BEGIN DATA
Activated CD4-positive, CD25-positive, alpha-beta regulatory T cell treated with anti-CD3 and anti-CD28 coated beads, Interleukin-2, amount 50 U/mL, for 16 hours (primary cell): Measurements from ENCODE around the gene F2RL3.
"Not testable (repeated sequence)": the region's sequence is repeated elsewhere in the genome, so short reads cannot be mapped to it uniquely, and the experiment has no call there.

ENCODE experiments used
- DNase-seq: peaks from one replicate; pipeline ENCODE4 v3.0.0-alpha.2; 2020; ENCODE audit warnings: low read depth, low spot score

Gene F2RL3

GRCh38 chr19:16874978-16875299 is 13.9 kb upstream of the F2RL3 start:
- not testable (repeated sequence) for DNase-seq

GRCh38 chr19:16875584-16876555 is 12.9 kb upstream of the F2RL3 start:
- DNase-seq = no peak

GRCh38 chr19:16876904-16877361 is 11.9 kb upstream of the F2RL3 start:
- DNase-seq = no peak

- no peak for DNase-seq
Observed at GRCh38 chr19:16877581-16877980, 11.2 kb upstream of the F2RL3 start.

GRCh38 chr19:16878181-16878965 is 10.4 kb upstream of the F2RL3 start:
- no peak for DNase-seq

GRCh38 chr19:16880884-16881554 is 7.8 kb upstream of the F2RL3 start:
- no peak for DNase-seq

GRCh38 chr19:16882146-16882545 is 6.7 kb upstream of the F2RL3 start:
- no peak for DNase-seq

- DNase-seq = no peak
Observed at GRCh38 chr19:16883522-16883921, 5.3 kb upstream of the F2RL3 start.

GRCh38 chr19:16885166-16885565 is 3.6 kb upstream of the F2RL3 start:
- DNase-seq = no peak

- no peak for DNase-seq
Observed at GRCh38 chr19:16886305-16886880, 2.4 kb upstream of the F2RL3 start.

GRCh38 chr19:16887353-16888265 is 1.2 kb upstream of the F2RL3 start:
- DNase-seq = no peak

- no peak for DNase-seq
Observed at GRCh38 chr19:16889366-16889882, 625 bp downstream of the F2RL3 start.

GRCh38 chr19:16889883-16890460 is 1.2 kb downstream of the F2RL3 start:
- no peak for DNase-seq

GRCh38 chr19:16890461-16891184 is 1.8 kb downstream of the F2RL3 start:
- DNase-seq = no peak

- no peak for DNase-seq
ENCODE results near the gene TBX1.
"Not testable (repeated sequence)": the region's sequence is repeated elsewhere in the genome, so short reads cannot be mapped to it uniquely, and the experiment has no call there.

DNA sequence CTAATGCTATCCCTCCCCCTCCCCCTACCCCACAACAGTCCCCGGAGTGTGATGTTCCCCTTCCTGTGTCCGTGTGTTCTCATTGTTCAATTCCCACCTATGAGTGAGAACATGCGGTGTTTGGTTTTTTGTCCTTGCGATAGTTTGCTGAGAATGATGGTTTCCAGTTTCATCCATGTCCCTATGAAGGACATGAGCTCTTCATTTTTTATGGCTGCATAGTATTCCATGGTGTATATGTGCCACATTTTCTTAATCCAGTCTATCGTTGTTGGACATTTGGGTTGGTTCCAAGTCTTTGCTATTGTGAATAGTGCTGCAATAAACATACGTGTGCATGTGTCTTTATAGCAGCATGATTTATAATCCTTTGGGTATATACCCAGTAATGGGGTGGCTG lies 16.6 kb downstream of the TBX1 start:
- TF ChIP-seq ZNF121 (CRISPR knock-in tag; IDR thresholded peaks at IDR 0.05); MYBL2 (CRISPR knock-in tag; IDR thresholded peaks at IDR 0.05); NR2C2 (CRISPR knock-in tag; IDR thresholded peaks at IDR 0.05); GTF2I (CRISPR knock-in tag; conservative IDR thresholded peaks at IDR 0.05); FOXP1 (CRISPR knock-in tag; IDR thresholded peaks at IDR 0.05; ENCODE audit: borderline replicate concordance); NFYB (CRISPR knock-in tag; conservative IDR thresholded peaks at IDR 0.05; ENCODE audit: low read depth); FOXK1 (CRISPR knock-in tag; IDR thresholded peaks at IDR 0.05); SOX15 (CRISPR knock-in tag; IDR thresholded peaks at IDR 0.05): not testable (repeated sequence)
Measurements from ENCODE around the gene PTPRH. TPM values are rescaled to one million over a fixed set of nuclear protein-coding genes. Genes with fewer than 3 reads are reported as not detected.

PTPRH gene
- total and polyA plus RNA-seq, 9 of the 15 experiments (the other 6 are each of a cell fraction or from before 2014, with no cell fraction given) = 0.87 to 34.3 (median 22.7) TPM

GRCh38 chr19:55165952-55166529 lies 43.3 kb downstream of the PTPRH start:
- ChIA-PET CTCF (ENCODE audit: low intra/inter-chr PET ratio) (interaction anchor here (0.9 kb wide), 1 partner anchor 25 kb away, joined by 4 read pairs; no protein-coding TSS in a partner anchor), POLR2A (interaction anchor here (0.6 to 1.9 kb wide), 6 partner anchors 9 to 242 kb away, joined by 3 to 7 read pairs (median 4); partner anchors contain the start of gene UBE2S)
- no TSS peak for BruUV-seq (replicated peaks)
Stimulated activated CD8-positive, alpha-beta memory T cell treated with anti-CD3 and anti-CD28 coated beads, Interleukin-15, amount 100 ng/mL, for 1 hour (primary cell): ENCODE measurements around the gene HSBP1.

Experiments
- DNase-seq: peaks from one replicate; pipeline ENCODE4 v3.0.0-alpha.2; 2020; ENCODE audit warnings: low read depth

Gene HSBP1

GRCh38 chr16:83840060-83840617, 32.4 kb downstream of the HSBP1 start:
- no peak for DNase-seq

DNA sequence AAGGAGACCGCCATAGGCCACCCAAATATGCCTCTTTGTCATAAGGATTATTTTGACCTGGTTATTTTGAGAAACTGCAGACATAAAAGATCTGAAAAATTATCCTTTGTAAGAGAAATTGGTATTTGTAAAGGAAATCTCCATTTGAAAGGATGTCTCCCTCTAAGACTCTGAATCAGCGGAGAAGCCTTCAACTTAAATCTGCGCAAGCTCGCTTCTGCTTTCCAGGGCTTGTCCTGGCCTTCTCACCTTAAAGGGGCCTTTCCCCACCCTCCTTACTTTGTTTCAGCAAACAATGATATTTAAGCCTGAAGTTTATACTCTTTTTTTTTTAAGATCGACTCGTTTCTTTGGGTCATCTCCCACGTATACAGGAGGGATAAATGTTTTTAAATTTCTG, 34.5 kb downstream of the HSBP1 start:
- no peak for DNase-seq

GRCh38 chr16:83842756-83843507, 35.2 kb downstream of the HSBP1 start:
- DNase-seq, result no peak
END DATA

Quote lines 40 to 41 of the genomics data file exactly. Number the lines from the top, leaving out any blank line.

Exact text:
PTPRH gene
- total and polyA plus RNA-seq, 9 of the 15 experiments (the other 6 are each of a cell fraction or from before 2014, with no cell fraction given) = 0.87 to 34.3 (median 22.7) TPM